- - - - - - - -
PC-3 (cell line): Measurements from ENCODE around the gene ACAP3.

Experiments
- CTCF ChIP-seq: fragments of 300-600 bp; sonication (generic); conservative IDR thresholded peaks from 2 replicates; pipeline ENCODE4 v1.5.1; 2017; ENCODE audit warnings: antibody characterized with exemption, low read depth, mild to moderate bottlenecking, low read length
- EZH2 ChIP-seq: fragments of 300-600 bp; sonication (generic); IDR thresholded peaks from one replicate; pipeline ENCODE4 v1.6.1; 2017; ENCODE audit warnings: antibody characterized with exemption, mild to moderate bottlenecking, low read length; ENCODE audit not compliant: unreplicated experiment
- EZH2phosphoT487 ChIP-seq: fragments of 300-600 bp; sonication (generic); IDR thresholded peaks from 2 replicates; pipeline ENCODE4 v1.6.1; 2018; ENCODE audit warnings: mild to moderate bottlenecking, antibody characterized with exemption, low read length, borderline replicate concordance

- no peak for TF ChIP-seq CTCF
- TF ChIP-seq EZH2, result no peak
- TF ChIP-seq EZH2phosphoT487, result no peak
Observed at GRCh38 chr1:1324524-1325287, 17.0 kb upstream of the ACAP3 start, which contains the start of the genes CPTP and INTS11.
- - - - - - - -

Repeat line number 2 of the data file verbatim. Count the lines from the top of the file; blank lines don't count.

Experiments